Program Strives to Take Women from a Job to a Career

Entry Point

Dawn Creighton

Dawn Creighton says ‘Foot in the Door’ was inspired by recognized needs within the business community and among women looking to become part of it.

They informally named the program ‘Getting a Foot in the Door,’ because that’s exactly what it can provide to area women who find themselves defined by those terms ‘unemployed’ and ‘underemployed.’

And while this initiative was conceptualized by officers with the Dress for Success (DFS) Western Massachusetts, it represents a broad and intriguing partnership between area institutions that provide an array of services to such women, train them — or someday might employ them.

Some of these institutions include DFS, early-education provider Square One, the YMCA, and employers such as Baystate Health, MassMutual, Columbia Gas, and others, who have agreed to collaborate in an effort to put more qualified individuals, specifically women facing a host of different challenges, in the local workforce pipeline.

Many of these women already have a job, or two, or even three, said Dawn Creighton, Western Mass. regional director for Associated Industries of Massachusetts and president of the DFS Western Mass. chapter, noting that several part-time positions are often needed to make ends meet. But what they don’t have is a career, a plan for how to forge one, or the skills necessary to even, well, get that foot in the door.

“The majority of women who will take part in this program hold low-paying and unstable employment, with a definite lack of upward mobility,” she explained. “What we want to do is help women look at long-term goals, not short-term goals, and realize that there are career paths, not just jobs.

“We want to empower women to look at a career trajectory,” she went on. “We want them to understand that, just because they start as a receptionist, they don’t have to always be a receptionsist.”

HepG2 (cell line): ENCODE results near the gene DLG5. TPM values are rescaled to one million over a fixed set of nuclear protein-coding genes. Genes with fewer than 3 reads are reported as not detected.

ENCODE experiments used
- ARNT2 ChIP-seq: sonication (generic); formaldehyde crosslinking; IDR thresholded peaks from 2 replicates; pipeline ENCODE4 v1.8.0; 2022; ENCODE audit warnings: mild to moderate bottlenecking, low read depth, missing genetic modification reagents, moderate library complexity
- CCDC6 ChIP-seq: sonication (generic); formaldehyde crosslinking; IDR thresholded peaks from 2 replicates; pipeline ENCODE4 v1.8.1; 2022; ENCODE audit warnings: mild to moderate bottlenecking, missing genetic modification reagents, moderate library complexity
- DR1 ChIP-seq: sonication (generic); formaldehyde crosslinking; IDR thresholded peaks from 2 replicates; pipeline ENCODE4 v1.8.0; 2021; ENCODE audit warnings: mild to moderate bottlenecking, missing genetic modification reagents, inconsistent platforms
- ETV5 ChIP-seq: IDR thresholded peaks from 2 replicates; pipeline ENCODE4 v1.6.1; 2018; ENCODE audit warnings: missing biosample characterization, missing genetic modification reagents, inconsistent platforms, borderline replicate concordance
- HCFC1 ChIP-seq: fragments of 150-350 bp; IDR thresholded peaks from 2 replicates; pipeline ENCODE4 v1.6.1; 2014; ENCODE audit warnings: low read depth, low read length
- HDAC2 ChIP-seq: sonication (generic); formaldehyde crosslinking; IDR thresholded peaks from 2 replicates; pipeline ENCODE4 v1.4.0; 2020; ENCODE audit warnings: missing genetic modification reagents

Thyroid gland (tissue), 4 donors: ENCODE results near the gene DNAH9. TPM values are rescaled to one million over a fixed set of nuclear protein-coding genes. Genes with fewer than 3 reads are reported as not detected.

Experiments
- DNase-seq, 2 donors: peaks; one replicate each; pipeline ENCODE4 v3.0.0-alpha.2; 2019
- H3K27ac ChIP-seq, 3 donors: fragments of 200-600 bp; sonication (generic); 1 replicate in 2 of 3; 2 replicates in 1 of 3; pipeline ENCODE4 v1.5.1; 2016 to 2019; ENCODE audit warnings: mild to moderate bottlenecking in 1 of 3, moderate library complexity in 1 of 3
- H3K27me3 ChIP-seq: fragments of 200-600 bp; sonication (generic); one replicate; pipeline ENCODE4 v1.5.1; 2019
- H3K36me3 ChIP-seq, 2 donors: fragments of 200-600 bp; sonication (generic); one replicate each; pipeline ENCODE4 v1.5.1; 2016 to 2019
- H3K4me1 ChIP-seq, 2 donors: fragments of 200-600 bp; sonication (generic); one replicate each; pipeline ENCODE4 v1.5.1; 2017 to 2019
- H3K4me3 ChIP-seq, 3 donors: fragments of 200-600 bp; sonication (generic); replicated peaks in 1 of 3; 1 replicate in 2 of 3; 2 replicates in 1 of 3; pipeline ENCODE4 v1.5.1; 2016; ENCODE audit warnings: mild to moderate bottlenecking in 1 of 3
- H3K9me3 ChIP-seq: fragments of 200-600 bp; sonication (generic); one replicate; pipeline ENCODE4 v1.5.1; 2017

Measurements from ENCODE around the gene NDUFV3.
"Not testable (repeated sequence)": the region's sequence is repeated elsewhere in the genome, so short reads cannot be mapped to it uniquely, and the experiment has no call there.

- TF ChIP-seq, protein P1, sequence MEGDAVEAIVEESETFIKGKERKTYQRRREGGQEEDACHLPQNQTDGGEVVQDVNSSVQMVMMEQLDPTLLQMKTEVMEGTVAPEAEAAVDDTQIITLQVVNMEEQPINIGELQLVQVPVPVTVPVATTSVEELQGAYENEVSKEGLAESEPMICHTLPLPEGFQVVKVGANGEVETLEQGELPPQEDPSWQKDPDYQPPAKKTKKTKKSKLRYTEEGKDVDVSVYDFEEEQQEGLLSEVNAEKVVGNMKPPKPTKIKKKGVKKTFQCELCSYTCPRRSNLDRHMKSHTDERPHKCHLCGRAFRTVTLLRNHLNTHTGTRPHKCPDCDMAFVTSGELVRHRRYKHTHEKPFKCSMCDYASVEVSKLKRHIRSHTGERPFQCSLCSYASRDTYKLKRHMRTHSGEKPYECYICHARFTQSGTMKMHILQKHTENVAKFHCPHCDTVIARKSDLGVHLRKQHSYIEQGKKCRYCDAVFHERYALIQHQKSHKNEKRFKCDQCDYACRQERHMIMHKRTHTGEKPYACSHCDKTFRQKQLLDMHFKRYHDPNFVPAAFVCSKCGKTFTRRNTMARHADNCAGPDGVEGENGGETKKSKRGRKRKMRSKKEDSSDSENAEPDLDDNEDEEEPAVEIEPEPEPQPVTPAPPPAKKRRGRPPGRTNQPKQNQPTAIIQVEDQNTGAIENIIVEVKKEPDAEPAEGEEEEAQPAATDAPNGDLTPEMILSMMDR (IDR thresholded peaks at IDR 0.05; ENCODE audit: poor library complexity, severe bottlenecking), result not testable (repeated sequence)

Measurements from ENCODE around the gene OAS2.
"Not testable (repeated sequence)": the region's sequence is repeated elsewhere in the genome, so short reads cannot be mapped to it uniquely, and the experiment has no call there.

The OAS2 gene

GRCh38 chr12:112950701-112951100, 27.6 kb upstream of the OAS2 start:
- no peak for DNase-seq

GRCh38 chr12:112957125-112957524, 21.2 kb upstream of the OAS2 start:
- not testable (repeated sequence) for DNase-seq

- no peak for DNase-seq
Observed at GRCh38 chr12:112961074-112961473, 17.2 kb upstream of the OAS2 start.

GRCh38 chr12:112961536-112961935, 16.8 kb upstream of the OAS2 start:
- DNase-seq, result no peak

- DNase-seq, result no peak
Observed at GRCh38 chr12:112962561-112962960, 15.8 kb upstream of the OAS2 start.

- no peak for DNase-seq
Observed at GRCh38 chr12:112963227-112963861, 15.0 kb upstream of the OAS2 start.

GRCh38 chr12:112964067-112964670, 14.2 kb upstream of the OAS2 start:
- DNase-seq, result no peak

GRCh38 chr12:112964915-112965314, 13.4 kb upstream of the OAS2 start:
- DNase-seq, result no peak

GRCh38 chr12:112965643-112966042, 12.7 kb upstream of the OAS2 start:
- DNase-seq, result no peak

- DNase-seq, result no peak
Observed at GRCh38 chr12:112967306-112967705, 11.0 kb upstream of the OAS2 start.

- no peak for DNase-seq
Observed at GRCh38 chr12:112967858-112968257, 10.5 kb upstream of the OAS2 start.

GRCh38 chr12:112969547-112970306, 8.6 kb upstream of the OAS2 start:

The unique program that begins later this month will address all that, said Jennifer Endicott, senior vice president for Strategy and External Relations at Baystate Health, adding that it won’t qualify individuals for technical positions that require a particular skill set. But it will help provide them with the soft skills and confidence that many area employers say are lacking in individuals they’re otherwise willing to train for those positions.

“It’s not really the technical skills that these individuals need — once they’re brought into our organization, or Smith & Wesson, MGM, or anywhere else, we’ll teach them the technical skills,” she explained. “They tend to fail on the soft skills, and a lot of programs out there will provide those soft skills, but no one’s really bringing it together in some kind of a comprehensive program.”

Bringing things together is the broad goal of this initiative, which is designed to improve the employability of participants, introduce them to resources across the region, and provide the tools for greater self-sufficiency.

Dawn DeStefano

Dawn DeStefano says the Foot in the Door program will provide women with something that has eluded many of them — a chance.

Here’s how it works: individuals chosen for one of 25 seats in the program will take part in a 12-week course of study that will yield a National Career Readiness Certificate through the Training & Workforce Options (TWO) program developed by Holyoke Community College and Springfield Technical Community College. Participants who earn that certificate are guaranteed an interview with a preferred employer, including Baystate, MGM, Smith & Wesson, and Columbia Gas, which made the pilot program possible with a $14,000 grant.

The interview is the only thing that’s guaranteed, said Dawn DeStefano, who spent 25 years with the YWCA and recently joined Square One as director of Resource Development, adding quickly that it’s often the break that can start someone down the road to a fulfilling career.

“What we’ve heard loud and clear from marginalized women, people who are just trying to make it in this world, is that they can’t get a call back — they don’t even know how to get an interview,” she said. “This program will provide an opportunity, a connection to employers in this area.”

Getting a Leg Up

Creighton told BusinessWest that DFS, while noted more for supplying clothes and shoes for women in need than for providing a foot in the door, has always had a workforce-development component within its mission statement.